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Your Brain May Not Be Your Own

Richard Fall
July 06, 2017

The Future of Human/Computer Interface Raises Disturbing Issues

brain In this age of “always on” social media, we can share the events of our daily lives with almost anyone in the world, and with the press of a few keys. This sharing is made even easier with the use of the speech-to-text capabilities that are built into our mobile devices (and now even our desktop devices). Think it, speak it, and whatever your thoughts, they’re shared with your family, your best friends, the world at large if you so choose. We all know the downsides of such easy communication–that uncle who mindlessly posts his less than tasteful views on politics; the social media star who gains fame by posting vapid blogs and shameless selfies. But, for most of us, the need to gather our thoughts and marshal our social filters–combined with the time it takes to get our thoughts out in a coherent form, act as a kind of safety valve that prevents us from simply spewing our innermost thoughts in a random manner. Seeing that “Submit” button there, waiting to be pressed before submitting your writings to the wide world, gives most of us just enough pause to prevent the disaster of over-sharing. Not only that but whatever is in our heads but not committed to text, cannot be mined by advertisers or others for their corporate use. The sanctity of our minds is the ultimate form of protection against others. Until now, that is. Facebook has just announced that they are working on a technology that will permit you to “type directly from your brain”. The goal of this technology–still in its infancy–is to develop non-invasive sensors that will turn your thoughts into text directly, without the intervention of your fingers, your vocal cords, or any other physical intermediary. This may sound like the stuff of science fiction, but advances in Functional Magnetic Resonance Imaging (FMRI) have already made it possible to detect areas of the brain that “light up” when specific images, words, or scenes are recalled. With more powerful processing and inexpensive sensors, the next step is certainly the ability to detect “ideas” and translate them to words with proper training (of both the user and the software). However, with the removal of the physical from the “idea to written word” creation chain, a whole host of potential problems arise. Do we, as humans, have the ability to hide certain thoughts from such a system? Experience, and recent studies say that is very hard. The mechanism provided by our brains which filter out inappropriate thoughts from our fingers or our vocal cords are “downstream” of the thought creation process. If the “neural keyboard” works upstream of this filtering mechanism, then anything we think is accessible to such a system. In my opinion, there seem to be at least two major problem areas that such a technology would present:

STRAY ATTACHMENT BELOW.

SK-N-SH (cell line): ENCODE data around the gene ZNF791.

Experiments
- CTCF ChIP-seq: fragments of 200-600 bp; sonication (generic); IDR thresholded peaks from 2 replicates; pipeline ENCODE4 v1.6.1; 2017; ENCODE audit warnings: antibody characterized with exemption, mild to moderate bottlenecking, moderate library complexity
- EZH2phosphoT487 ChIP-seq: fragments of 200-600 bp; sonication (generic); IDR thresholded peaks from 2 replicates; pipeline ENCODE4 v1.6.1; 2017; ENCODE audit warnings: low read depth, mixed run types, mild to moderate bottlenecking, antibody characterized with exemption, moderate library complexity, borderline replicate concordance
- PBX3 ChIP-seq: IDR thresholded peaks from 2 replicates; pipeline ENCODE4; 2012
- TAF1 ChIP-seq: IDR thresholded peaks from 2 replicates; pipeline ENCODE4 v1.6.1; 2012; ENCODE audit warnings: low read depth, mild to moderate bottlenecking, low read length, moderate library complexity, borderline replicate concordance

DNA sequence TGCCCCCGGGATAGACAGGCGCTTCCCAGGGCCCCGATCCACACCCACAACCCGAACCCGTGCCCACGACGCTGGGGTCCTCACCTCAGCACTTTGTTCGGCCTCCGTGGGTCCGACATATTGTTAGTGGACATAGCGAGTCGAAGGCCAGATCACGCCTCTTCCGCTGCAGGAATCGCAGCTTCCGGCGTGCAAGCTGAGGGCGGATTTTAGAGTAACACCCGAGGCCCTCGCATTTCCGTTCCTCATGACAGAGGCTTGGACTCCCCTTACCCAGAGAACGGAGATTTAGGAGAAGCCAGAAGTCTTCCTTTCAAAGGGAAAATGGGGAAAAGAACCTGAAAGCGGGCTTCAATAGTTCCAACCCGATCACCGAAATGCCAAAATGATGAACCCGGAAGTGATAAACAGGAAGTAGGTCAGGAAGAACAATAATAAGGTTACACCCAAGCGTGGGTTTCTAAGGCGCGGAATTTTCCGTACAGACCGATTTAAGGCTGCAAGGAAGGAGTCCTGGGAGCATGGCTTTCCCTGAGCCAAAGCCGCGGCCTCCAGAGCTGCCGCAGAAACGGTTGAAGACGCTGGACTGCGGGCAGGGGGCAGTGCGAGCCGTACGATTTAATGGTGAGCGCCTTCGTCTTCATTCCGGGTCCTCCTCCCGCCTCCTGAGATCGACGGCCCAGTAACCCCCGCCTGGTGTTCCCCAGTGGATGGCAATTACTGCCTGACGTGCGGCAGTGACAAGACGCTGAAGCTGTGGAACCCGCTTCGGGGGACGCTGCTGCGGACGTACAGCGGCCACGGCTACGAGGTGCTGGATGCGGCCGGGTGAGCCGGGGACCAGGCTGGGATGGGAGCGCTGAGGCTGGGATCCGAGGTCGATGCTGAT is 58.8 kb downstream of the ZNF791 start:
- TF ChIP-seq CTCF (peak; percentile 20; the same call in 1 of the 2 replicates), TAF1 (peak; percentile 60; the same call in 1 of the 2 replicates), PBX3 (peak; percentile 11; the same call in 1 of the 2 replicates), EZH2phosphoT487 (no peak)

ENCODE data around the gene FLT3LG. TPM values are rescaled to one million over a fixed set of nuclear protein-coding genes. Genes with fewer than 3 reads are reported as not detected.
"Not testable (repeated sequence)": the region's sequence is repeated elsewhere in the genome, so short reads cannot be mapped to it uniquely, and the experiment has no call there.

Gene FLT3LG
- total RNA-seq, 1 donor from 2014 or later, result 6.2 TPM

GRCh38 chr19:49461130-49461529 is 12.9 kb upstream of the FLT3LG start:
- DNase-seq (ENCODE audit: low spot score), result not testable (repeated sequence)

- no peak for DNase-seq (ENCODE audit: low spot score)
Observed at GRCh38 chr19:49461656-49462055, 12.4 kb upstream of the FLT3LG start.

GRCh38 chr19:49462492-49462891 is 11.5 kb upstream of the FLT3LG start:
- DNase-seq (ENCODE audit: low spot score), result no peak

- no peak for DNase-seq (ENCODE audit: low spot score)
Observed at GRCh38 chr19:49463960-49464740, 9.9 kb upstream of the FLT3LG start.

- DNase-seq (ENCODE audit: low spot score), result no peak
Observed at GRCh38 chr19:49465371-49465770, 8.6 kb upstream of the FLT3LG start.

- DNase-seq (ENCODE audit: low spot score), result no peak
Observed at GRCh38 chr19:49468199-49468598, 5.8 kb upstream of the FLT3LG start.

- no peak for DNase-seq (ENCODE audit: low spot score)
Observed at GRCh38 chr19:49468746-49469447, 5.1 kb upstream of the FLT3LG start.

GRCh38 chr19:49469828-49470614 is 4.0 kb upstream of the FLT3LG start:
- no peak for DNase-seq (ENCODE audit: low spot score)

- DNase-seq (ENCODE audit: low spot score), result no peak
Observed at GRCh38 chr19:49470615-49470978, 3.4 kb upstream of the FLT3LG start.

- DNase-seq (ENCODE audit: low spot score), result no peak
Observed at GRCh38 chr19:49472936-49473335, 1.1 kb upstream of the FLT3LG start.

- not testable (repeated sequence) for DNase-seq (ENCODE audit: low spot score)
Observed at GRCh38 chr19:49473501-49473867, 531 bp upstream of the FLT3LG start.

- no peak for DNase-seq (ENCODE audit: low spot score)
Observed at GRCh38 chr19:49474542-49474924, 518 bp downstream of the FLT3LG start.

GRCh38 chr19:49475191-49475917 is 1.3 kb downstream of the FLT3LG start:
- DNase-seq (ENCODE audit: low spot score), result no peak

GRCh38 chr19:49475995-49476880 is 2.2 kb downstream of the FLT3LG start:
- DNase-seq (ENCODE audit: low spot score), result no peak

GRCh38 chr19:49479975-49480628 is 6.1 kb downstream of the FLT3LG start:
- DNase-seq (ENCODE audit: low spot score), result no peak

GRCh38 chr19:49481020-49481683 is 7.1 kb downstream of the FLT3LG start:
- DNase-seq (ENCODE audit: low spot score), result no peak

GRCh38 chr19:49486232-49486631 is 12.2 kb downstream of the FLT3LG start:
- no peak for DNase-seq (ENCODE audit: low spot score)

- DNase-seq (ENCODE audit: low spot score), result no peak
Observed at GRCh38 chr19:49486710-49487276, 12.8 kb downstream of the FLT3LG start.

1. The lack of a filtering mechanism would likely result in sharing of much more inappropriate material in a social context. Do you really want your boss to know what you think of them?
  2. With the current legal models assuming that what happens in your mind can stay there, inviolate, what happens when a company uses this technology to “hear what you’re thinking”, even though you have chosen not to share it, to make advertising decisions, for instance?
The first problem might be resolved by learning mechanisms that filter thoughts as they’re being created to allow us to think what we will, but affirmatively choose what to share. It’s unclear if this is even possible (can you not think about a white elephant as you read this sentence?) and how well it would work. The second problem is likely to require a legislative solution–e.g., that a company is never allowed to use, in any way, your thoughts without express permission. Not that this would be easy–attempts to prevent ISPs from accessing and using your data that flows over their network, even your most private data, have recently come to an ignominious end. Surely we can rely on companies to police themselves? As Facebook has said:
But in order to ensure that Facebook is only translating the thoughts you want to share, the company says it will need to build new sensor technology that can better detect brain activity at lightning speed.
(Let’s ignore the fact that building a “new sensor technology” has not a whit to do with ensuring privacy, but let’s take Facebook at its word that they intend to honor the privacy of your thoughts.) How well has self-policing worked in other cases where the cost of the controls, in terms of lost revenues, eventually overcomes self-enforced regulatory models? Not well, I’d argue. So, what to do? I have no easy answer, just a firm suggestion that we being to consider these issues, and craft thoughtful responses to them before we arrive at the moment of truth. That moment being the day when your thoughts are no longer entirely your own.

About the author

National Solutions Architect | United States
Richard has been a practice lead in the Digital Transformations (formerly Mobility) practice at Sogeti for 2-1/2 years, originally in the Des Moines office and now in the Minneapolis office. In that role, he has lead major architecting efforts at a number of Sogeti clients.


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